In Man versus Society in Medieval Islam, Franz Rosenthal (1914-2003) investigates the tensions and conflicts that existed between individuals and society as the focus of his study of Muslim social history. The book brings together works spanning fifty years: the monographs The Muslim Concept of Freedom, The Herb. Hashish versus Medieval Muslim Society (Brill, 1971), Gambling in Islam (Brill, 1975), and Sweeter than Hope. Complaint and Hope in Medieval Islam (Brill,1983), along with all the articles on unsanctioned practices, sexuality, and institutional learning. Reprinted here together for the first time, they constitute the most extensive collection of source material on all these themes from all genres of Arabic writing, judiciously translated and analyzed. No other study to date presents the panorama of medieval Muslim societies in their manifold aspects in as detailed, comprehensive, and illuminating a manner.
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The Uncanny Valley in Games and Animation

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The Uncanny Valley in Games and Animation by Angela Tinwell
2014 | ISBN: 146658694X | English | 236 pages | PDF | 11 MB

The Uncanny Valley in Games and Animation
Advances in technology have enabled animators and video game designers to design increasingly realistic, human-like characters in animation and games. Although it was intended that this increased realism would allow viewers to appreciate the emotional state of characters, research has shown that audiences often have a negative reaction as the human likeness of a character increases. This phenomenon, known as the Uncanny Valley, has become a benchmark for measuring if a character is believably realistic and authentically human like. This book is an essential guide on how to overcome the Uncanny Valley phenomenon when designing human-like characters in digital applications.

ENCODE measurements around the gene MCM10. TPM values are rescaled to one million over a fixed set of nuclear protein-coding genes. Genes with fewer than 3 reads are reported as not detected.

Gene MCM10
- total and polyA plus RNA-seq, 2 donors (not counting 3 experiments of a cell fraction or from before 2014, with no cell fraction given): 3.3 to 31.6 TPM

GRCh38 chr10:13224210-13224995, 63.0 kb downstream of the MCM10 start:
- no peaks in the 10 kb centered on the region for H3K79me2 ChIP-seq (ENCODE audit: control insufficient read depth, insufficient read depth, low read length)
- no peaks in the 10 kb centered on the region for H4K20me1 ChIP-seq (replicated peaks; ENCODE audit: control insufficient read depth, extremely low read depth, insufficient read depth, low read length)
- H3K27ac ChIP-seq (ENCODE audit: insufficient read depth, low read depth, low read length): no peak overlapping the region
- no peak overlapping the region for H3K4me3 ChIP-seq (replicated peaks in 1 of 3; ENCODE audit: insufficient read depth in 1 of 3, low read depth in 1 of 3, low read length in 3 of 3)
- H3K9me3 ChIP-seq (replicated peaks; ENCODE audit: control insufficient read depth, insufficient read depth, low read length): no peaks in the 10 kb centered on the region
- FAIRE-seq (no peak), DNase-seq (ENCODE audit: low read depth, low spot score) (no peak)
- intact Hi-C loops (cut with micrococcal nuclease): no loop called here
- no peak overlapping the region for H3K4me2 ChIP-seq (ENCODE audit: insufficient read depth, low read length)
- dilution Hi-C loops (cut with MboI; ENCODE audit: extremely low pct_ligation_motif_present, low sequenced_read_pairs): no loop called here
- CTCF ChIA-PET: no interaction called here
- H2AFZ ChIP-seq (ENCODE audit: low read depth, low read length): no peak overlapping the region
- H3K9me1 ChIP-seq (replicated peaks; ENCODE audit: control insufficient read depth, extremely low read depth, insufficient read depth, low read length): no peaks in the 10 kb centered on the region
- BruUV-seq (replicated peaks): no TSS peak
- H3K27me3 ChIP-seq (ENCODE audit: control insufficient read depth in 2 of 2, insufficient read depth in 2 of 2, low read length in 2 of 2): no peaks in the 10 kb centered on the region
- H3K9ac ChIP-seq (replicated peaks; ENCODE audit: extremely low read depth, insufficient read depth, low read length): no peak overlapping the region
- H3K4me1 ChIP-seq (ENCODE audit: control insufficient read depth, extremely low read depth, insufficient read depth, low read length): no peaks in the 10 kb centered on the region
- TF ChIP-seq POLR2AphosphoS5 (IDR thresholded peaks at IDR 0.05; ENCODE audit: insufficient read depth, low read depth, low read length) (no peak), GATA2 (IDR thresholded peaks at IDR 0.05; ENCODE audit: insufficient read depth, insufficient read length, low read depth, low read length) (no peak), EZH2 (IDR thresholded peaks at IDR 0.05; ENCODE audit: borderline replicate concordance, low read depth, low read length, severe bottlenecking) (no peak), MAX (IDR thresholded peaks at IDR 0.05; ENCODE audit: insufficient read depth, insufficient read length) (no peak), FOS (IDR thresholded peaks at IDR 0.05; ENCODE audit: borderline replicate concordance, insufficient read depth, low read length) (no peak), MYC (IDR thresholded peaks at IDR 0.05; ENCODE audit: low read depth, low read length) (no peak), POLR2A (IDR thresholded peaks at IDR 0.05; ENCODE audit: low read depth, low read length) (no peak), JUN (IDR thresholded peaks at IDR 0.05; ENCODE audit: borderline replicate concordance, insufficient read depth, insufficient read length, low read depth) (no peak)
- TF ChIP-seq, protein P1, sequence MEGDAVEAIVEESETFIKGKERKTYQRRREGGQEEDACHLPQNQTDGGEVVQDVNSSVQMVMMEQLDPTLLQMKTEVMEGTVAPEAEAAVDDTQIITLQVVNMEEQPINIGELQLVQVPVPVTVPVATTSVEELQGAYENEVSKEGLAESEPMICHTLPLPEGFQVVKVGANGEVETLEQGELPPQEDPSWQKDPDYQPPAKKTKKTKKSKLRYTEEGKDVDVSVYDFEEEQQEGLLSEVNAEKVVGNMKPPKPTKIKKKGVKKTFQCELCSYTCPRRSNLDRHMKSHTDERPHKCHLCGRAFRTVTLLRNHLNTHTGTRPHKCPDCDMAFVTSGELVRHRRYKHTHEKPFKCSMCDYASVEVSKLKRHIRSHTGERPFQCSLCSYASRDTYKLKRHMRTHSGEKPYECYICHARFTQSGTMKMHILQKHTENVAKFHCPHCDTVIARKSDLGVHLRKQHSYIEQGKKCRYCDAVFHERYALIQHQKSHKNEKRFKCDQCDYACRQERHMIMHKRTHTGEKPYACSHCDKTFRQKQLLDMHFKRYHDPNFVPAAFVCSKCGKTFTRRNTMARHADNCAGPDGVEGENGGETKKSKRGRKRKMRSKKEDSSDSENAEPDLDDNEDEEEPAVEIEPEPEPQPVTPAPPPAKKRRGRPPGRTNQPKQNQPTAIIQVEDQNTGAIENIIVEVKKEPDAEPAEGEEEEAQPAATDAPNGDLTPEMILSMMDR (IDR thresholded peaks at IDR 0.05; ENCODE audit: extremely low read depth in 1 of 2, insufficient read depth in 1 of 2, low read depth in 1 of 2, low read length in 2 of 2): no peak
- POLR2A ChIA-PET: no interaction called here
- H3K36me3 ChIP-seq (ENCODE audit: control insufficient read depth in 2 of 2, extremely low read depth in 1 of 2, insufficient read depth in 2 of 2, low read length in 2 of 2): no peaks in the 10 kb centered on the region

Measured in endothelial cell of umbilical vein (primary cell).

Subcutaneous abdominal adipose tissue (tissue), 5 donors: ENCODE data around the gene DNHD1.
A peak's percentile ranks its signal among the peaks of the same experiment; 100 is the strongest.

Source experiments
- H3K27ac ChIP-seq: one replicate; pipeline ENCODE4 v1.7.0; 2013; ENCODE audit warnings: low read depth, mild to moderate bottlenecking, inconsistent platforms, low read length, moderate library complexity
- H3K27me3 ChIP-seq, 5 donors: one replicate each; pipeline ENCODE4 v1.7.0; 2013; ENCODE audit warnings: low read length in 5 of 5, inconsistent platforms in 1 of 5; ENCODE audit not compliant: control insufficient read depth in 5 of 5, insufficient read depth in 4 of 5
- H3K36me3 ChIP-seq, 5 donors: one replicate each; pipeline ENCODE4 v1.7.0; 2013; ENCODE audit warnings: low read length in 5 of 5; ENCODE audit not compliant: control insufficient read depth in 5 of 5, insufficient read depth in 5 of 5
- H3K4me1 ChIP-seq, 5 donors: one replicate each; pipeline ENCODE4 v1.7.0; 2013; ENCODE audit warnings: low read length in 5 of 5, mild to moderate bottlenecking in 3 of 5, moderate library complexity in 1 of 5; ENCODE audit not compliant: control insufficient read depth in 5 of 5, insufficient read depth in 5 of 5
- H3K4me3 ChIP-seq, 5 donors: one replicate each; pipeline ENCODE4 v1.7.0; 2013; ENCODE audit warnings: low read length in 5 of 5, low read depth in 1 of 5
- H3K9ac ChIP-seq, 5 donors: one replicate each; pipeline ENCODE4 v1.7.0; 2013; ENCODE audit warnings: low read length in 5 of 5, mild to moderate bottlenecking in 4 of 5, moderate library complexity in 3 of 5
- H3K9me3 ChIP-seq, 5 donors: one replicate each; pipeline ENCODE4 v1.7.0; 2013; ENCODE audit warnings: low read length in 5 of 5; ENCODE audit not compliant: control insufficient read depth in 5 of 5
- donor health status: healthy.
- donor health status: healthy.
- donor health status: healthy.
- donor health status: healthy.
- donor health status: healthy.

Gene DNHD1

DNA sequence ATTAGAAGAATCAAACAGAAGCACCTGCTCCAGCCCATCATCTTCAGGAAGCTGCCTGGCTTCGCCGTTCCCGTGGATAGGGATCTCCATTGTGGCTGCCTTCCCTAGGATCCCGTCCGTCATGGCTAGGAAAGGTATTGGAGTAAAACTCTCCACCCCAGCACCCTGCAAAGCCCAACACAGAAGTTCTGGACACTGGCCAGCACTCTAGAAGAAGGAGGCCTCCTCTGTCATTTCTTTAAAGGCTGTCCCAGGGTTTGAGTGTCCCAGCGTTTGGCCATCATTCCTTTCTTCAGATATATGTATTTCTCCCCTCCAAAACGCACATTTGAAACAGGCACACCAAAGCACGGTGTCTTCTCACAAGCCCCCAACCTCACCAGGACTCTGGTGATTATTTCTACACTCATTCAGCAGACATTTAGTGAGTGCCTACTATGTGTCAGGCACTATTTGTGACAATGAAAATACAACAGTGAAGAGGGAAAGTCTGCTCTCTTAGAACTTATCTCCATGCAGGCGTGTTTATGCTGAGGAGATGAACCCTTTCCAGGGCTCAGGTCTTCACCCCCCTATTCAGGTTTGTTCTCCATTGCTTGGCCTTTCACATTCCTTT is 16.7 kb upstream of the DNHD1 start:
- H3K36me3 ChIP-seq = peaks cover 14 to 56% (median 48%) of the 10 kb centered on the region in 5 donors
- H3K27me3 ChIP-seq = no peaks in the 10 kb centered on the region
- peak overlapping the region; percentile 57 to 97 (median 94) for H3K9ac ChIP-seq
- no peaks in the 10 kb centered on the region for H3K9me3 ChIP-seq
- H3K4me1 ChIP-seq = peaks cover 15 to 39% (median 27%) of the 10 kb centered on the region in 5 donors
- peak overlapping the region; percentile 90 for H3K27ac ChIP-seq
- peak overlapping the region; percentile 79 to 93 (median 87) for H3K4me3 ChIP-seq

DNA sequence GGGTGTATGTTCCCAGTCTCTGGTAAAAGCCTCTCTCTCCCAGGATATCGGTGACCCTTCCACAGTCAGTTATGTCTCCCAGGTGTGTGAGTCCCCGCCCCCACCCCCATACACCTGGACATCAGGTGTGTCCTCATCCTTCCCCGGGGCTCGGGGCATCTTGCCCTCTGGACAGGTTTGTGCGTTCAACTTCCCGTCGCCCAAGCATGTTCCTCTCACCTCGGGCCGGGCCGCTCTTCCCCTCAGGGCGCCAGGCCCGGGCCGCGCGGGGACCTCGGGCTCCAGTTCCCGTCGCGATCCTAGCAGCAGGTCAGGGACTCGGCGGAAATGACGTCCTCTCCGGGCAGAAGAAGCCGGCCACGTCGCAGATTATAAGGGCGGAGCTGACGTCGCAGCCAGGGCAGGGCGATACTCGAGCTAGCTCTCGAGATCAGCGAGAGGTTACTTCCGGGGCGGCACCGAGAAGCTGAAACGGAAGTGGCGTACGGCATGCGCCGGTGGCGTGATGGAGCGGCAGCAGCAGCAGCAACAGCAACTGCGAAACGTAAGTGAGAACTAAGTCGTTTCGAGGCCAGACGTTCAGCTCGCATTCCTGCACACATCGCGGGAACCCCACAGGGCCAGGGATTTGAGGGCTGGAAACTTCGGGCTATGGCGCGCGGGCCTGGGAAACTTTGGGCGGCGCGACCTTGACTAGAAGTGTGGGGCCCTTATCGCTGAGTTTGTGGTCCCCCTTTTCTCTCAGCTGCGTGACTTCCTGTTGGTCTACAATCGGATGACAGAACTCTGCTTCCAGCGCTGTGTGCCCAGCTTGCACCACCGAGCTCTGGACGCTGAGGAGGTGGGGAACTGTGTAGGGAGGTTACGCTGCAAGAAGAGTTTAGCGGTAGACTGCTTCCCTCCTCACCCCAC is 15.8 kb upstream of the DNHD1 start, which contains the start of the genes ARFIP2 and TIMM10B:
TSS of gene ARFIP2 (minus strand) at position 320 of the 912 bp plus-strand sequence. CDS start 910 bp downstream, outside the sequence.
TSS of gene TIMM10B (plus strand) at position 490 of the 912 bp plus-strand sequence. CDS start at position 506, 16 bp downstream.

In this book, the author provides a synopsis of literature about the Uncanny Valley phenomenon and explains how it was introduced into contemporary thought. She then presents her theories on its possible psychological causes based on a series of empirical studies. The book focuses on how aspects of facial expression and speech can be manipulated to overcome the Uncanny Valley in character design.

presents a novel theory that goes beyond previous research in that the cause of the Uncanny Valley is based on a perceived lack of empathy in a character. This book makes an original, scholarly contribution to our current understanding of the Uncanny Valley phenomenon and fills a gap in the literature by assessing the biological and social roots of the Uncanny Valley and its implications for computer-graphics animation.
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The Jews of Beirut: The Rise of a Levantine Community, 1860s-1930s

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Tomer Levi, "The Jews of Beirut: The Rise of a Levantine Community, 1860s-1930s"
2012 | ISBN-10: 1433117096 | 230 pages | PDF | 10 MB

The Jews of Beirut: The Rise of a Levantine Community, 1860s-1930s